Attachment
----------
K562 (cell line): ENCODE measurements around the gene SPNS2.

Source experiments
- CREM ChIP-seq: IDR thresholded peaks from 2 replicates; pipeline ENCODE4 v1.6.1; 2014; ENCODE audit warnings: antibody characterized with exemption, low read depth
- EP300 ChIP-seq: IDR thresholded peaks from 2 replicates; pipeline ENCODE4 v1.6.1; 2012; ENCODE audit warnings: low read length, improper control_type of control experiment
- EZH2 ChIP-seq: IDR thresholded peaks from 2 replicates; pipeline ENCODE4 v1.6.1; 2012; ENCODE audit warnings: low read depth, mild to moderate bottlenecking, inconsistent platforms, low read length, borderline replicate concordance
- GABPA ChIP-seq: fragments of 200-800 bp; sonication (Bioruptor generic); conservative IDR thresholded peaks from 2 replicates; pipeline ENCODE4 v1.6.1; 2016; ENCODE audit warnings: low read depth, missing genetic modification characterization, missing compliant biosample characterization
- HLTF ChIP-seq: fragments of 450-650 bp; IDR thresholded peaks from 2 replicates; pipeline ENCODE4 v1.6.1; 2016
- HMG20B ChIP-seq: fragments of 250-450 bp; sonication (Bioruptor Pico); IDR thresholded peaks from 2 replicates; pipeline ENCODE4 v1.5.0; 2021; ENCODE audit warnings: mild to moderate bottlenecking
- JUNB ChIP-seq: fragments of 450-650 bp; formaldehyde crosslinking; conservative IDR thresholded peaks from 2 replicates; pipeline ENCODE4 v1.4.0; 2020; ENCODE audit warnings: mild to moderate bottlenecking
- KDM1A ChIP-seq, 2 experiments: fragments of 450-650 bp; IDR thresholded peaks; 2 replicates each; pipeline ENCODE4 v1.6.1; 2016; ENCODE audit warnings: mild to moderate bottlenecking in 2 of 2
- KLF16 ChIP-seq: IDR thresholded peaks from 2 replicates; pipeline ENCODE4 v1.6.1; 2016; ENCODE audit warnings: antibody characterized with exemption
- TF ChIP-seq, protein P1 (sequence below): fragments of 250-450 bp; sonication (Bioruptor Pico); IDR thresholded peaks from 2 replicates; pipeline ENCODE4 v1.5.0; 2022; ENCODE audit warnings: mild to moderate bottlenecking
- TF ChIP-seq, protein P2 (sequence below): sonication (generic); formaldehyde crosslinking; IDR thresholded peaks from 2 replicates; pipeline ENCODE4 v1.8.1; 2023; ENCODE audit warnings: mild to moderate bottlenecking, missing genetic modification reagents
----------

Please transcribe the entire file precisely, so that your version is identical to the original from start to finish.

K562 (cell line): ENCODE measurements around the gene SPNS2.

Source experiments
- CREM ChIP-seq: IDR thresholded peaks from 2 replicates; pipeline ENCODE4 v1.6.1; 2014; ENCODE audit warnings: antibody characterized with exemption, low read depth
- EP300 ChIP-seq: IDR thresholded peaks from 2 replicates; pipeline ENCODE4 v1.6.1; 2012; ENCODE audit warnings: low read length, improper control_type of control experiment
- EZH2 ChIP-seq: IDR thresholded peaks from 2 replicates; pipeline ENCODE4 v1.6.1; 2012; ENCODE audit warnings: low read depth, mild to moderate bottlenecking, inconsistent platforms, low read length, borderline replicate concordance
- GABPA ChIP-seq: fragments of 200-800 bp; sonication (Bioruptor generic); conservative IDR thresholded peaks from 2 replicates; pipeline ENCODE4 v1.6.1; 2016; ENCODE audit warnings: low read depth, missing genetic modification characterization, missing compliant biosample characterization
- HLTF ChIP-seq: fragments of 450-650 bp; IDR thresholded peaks from 2 replicates; pipeline ENCODE4 v1.6.1; 2016
- HMG20B ChIP-seq: fragments of 250-450 bp; sonication (Bioruptor Pico); IDR thresholded peaks from 2 replicates; pipeline ENCODE4 v1.5.0; 2021; ENCODE audit warnings: mild to moderate bottlenecking
- JUNB ChIP-seq: fragments of 450-650 bp; formaldehyde crosslinking; conservative IDR thresholded peaks from 2 replicates; pipeline ENCODE4 v1.4.0; 2020; ENCODE audit warnings: mild to moderate bottlenecking
- KDM1A ChIP-seq, 2 experiments: fragments of 450-650 bp; IDR thresholded peaks; 2 replicates each; pipeline ENCODE4 v1.6.1; 2016; ENCODE audit warnings: mild to moderate bottlenecking in 2 of 2
- KLF16 ChIP-seq: IDR thresholded peaks from 2 replicates; pipeline ENCODE4 v1.6.1; 2016; ENCODE audit warnings: antibody characterized with exemption
- TF ChIP-seq, protein P1 (sequence below): fragments of 250-450 bp; sonication (Bioruptor Pico); IDR thresholded peaks from 2 replicates; pipeline ENCODE4 v1.5.0; 2022; ENCODE audit warnings: mild to moderate bottlenecking
- TF ChIP-seq, protein P2 (sequence below): sonication (generic); formaldehyde crosslinking; IDR thresholded peaks from 2 replicates; pipeline ENCODE4 v1.8.1; 2023; ENCODE audit warnings: mild to moderate bottlenecking, missing genetic modification reagents